When to use GROUPING SETS, CUBE and ROLLUP

I have recently learned about GROUPING SETS, CUBE and ROLLUP for defining multiple grouping sets in sql server.

What I am asking is under what circumstances do we use these features ? What are the benefits and advantages of using them?

SELECT shipperid, YEAR(shippeddate) AS shipyear, COUNT(*) AS numorders
FROM Sales.Orders
GROUP BY GROUPING SETS ( ( shipperid, YEAR(shippeddate) ), ( shipperid ), ( YEAR(shippeddate) ), ( ) );


SELECT shipperid, YEAR(shippeddate) AS shipyear, COUNT(*) AS numorders
FROM Sales.Orders
GROUP BY CUBE( shipperid, YEAR(shippeddate) );


SELECT shipcountry, shipregion, shipcity, COUNT(*) AS numorders
FROM Sales.Orders
GROUP BY ROLLUP( shipcountry, shipregion, shipcity );

Answers


Firstly, for those who haven't already read up on the subject:

That being said, don't think about these grouping options as ways to get a result set. These are performance tools.

Let's take ROLLUP as a simple example.

I can use the following query to get the count of records for each value of GrpCol.

SELECT   GrpCol, count(*) AS cnt
FROM     dbo.MyTable
GROUP BY GrpCol

And I can use the following query to summarily "roll up" the count of ALL records.

SELECT   NULL, count(*) AS cnt
FROM     dbo.MyTable

And I could UNION ALL the above two queries to get the exact same results I might get if I had written the first query with the ROLLUP clause (that's why I put the NULL in there).

It might actually be more convenient for me to execute this as two different queries because then I have the grouped results separate from my totals. Why would I want my final total mixed right in to the rest of those results? The answer is that doing both together using the ROLLUP clause is more efficient. SQL Server will use an execution plan that calculates all of the aggregations together in one pass. Compare that to the UNION ALL example which would provide the exact same results but use a less efficient execution plan (two table scans instead of one).

Imagine an extreme example in which you are working on a data set so large that each scan of the data takes one whole hour. You have to provide totals on basically every possible dimension (way to slice) that data every day. Aha! I bet one of these grouping options is exactly what you need. If you save off the results of that one scan into a special schema layout, you will then be able to run reports for the rest of the day off the saved results.

So I'm basically saying that you're working on a data warehouse project. For the rest of us it mostly falls into the "neat thing to know" category.


The CUBE is the same of GROUPING SETS with all possible combinations.

So this (using CUBE)

GROUP BY CUBE (C1, C2, C3, ..., Cn-2, Cn-1, Cn)

is the same of this (using GROUPING SETS)

GROUP BY GROUPING SETS (
     (C1, C2, C3, ..., Cn-2, Cn-1, Cn) -- All dimensions are included.
    ,( , C2, C3, ..., Cn-2, Cn-1, Cn) -- n-1 dimensions are included.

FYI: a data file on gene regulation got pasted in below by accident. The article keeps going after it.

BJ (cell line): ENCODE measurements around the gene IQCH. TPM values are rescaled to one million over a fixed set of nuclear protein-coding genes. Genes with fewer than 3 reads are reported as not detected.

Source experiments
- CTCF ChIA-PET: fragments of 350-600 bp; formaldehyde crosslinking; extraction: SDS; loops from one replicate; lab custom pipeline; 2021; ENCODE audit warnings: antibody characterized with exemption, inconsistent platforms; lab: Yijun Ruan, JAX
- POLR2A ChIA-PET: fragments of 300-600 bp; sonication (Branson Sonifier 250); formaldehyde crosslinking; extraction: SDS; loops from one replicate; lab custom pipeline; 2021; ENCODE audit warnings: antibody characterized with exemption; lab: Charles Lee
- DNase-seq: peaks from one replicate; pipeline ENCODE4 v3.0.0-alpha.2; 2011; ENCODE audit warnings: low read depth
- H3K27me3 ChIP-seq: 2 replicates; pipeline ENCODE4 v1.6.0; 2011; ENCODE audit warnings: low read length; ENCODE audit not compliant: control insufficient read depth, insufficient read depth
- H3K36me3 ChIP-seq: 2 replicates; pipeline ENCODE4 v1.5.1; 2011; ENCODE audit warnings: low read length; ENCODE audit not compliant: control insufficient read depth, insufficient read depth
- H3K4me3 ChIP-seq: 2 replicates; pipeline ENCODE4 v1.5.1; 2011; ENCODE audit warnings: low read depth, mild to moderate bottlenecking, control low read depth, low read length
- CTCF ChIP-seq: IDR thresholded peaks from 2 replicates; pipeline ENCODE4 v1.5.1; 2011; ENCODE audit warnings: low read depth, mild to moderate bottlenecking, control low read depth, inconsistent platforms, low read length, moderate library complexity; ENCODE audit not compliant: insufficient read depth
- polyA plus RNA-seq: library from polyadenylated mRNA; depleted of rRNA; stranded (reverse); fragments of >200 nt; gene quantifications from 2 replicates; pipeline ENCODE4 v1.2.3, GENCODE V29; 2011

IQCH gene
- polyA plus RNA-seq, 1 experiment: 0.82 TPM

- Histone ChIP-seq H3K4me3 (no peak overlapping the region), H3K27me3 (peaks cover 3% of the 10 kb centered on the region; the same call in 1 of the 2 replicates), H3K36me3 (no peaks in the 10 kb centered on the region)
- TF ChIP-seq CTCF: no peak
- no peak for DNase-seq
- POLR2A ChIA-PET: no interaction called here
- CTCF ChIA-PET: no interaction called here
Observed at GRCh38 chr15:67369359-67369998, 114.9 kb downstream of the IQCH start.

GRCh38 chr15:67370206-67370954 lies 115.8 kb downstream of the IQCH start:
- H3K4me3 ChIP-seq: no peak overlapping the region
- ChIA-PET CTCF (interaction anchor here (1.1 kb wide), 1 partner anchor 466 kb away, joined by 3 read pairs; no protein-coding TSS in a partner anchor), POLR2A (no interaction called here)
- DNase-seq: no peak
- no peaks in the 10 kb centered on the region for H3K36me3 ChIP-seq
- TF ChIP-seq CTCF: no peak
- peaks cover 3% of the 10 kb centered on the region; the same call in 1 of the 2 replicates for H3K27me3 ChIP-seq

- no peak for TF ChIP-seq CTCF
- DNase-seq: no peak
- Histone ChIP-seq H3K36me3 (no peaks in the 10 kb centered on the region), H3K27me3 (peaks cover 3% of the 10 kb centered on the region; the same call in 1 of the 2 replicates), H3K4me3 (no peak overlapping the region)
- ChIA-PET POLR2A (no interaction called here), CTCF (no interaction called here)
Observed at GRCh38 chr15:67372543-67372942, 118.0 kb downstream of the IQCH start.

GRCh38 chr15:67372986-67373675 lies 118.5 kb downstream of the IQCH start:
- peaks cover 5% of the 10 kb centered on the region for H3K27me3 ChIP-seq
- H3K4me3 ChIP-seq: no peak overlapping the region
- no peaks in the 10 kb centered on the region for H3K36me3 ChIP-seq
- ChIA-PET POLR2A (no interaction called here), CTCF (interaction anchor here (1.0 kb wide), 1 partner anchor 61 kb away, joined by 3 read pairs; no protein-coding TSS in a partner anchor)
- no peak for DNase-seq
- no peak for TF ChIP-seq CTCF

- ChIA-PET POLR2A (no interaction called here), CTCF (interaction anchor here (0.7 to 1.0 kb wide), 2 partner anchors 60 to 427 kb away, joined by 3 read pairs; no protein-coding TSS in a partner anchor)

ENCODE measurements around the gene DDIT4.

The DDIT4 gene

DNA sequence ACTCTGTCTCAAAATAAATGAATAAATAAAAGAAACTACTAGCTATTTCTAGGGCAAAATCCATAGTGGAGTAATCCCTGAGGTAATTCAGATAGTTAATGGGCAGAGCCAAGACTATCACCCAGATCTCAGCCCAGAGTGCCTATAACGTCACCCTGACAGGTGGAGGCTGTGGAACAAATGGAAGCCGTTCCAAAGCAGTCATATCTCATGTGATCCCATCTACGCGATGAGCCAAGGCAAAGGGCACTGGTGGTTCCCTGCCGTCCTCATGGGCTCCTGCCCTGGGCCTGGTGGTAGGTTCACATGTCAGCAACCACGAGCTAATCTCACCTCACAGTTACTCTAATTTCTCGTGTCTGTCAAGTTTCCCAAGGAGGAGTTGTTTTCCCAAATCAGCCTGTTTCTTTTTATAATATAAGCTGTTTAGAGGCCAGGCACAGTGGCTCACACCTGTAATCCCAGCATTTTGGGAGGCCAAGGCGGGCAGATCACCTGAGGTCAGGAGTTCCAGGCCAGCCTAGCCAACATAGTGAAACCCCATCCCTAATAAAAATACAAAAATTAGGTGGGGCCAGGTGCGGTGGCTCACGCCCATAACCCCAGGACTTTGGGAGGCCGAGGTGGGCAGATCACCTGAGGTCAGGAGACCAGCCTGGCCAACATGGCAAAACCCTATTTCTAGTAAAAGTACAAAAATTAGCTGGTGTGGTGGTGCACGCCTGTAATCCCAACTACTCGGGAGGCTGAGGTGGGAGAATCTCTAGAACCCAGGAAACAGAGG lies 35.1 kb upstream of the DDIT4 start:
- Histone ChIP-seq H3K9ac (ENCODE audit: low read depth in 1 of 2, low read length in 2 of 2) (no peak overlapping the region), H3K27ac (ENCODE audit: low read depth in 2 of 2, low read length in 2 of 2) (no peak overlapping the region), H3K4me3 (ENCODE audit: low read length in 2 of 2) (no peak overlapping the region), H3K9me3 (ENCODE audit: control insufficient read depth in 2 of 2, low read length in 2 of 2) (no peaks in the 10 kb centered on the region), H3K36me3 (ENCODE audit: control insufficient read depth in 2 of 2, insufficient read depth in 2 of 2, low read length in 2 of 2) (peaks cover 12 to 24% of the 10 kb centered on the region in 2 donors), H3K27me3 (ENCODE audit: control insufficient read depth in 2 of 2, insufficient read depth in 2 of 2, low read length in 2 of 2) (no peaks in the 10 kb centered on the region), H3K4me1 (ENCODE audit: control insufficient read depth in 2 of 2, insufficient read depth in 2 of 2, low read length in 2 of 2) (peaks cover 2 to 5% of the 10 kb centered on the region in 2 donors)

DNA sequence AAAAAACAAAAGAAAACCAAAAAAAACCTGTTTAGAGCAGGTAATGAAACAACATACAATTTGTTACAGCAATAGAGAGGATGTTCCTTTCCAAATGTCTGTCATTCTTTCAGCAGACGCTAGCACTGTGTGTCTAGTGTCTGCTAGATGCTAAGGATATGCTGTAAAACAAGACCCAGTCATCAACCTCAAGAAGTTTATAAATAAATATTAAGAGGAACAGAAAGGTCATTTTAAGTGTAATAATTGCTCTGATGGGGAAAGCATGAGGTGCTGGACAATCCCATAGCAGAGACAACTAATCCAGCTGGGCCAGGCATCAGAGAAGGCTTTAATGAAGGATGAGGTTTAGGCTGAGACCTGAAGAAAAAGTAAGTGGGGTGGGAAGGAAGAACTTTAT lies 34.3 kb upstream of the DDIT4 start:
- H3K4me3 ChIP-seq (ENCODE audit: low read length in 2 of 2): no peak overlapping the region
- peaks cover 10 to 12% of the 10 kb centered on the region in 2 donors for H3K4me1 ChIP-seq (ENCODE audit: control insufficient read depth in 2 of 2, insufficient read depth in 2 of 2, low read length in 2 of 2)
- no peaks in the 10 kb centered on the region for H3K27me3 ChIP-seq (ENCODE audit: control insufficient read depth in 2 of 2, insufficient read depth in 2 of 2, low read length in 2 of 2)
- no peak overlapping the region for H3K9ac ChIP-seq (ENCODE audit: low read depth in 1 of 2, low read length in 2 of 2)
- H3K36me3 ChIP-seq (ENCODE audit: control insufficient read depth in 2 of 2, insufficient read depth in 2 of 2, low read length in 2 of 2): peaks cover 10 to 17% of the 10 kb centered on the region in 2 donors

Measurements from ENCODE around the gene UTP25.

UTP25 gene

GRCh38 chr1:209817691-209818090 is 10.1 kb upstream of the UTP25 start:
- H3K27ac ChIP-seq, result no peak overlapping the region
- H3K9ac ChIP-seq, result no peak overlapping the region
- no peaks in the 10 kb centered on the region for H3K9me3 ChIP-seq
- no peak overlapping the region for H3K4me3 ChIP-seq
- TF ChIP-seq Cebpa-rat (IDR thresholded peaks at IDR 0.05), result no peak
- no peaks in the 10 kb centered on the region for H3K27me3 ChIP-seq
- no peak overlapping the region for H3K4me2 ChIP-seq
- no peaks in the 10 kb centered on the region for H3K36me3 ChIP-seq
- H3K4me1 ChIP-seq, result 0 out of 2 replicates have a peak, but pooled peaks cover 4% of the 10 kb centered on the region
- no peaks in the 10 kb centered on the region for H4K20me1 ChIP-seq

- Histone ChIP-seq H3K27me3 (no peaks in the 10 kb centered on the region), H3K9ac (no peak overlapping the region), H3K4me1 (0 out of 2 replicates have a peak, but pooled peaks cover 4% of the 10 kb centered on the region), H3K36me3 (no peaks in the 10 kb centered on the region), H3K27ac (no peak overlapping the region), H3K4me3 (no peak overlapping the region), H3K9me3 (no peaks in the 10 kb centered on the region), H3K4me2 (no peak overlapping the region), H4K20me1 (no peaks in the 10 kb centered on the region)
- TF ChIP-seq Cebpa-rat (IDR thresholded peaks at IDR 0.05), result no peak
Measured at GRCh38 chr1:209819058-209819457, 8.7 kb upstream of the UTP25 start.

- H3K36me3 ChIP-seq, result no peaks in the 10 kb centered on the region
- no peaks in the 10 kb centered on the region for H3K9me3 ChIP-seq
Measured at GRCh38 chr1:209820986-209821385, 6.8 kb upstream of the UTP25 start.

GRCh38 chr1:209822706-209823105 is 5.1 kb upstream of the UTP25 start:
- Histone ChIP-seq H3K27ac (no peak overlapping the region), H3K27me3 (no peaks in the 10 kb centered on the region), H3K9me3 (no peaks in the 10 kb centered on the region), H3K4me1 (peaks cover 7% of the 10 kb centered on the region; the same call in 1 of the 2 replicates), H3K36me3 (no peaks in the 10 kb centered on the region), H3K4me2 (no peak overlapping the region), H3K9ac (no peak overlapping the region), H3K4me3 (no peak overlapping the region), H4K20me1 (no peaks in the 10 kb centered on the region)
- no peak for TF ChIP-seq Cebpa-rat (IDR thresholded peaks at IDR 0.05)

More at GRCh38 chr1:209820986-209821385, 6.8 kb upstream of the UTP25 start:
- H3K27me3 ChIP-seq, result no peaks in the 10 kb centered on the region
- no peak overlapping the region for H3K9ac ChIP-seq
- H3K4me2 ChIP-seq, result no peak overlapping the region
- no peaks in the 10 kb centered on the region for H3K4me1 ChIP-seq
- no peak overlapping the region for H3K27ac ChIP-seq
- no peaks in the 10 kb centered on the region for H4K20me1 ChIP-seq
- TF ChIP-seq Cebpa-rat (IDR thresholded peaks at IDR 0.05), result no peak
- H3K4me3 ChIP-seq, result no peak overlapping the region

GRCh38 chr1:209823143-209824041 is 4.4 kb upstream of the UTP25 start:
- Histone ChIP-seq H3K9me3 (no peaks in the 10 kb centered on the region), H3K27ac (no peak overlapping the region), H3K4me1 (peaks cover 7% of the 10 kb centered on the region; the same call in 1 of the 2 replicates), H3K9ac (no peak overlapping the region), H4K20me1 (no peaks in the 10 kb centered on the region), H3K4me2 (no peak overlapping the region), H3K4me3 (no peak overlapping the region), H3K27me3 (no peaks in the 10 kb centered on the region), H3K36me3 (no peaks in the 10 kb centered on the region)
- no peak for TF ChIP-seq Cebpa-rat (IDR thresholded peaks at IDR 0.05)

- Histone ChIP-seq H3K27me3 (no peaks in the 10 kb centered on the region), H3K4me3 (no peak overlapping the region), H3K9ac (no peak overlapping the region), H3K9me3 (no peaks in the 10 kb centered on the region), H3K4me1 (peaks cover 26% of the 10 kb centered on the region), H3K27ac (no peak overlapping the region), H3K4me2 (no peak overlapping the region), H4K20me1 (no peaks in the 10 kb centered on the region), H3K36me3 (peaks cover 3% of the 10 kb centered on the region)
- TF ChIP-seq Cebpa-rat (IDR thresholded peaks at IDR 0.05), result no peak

,(C1, C3, ..., Cn-2, Cn-1, Cn)
    …
    ,(C1, C2, C3, ..., Cn-2, Cn-1,)
    ,(C3, ..., Cn-2, Cn-1, Cn) -- n-2 dimensions included
    ,(C1  ..., Cn-2, Cn-1, Cn)
    …
    ,(C1, C2) -- 2 dimensions are included.
    ,…
    ,(C1, Cn)
    ,…
    ,(Cn-1, Cn)
    ,…
    ,(C1) -- 1 dimension included
    ,(C2)
    ,…
    ,(Cn-1)
    ,(Cn)
    ,() ) -- Grand total, 0 dimension is included.

Then, if you don't really need all combinations, you should use GROUPING SETS rather than CUBE

ROLLUP and CUBE operators generate some of the same result sets and perform some of the same calculations as OLAP applications. The CUBE operator generates a result set that can be used for cross tabulation reports. A ROLLUP operation can calculate the equivalent of an OLAP dimension or hierarchy.

Look here to see Grouping Sets Equivalents


UPDATE

I think an example would help here. Suppose you have a table of number of UFOs sightings by country and gender, like bellow:

╔═════════╦═══════╦═════════╗
║ COUNTRY ║ GENDER║ #SIGHTS ║
╠═════════╬═══════╬═════════╣
║ USA     ║ F     ║     450 ║
║ USA     ║ M     ║    1500 ║
║ ITALY   ║ F     ║     704 ║
║ ITALY   ║ M     ║     720 ║
║ SWEDEN  ║ F     ║     317 ║
║ SWEDEN  ║ M     ║     310 ║
║ BRAZIL  ║ F     ║     144 ║
║ BRAZIL  ║ M     ║     159 ║
╚═════════╩═══════╩═════════╝

Then, if you want to know the totals for each country, by gender and grand total only, you should use GROUPING SETS

 select Country, Gender, sum(Number_Of_Sights)
 from Table1
 group by GROUPING SETS((Country), (Gender), ())
 order by Country, Gender

SQL Fiddle

To get the same result with GROUP BY, you would use UNION ALL as:

select Country, NULL Gender, sum(Number_Of_Sights)
from Table1
GROUP BY Country
UNION ALL
select NULL Country, Gender, sum(Number_Of_Sights)
from Table1
GROUP BY GENDER
UNION ALL
SELECT NULL Country, NULL Gender, sum(Number_Of_Sights)
FROM TABLE1
ORDER BY COUNTRY, GENDER

SQL Fiddle

But it is not possible to obtain the same result with CUBE, since it will return all possibilities.

Now, if you want to know all possible combinations, then you should use CUBE


I find they are good when you're producing a report and the result is not something which can be rolled up within the client.

For example, if you're doing something with COUNT(DISTINCT...) then the result across a larger group is not necessarily the same value as the sum of the parts. Eg, across two individual days you might have 1500 visitors and 2000 visitors, but the total could be anywhere between 2000 and 3500, depending on the overlap. It's nice to do this in the client, but because the client can't tell what the overlap is, you can use GROUPING SETS to provide the answer (and then handle that extra row coming through in the report).


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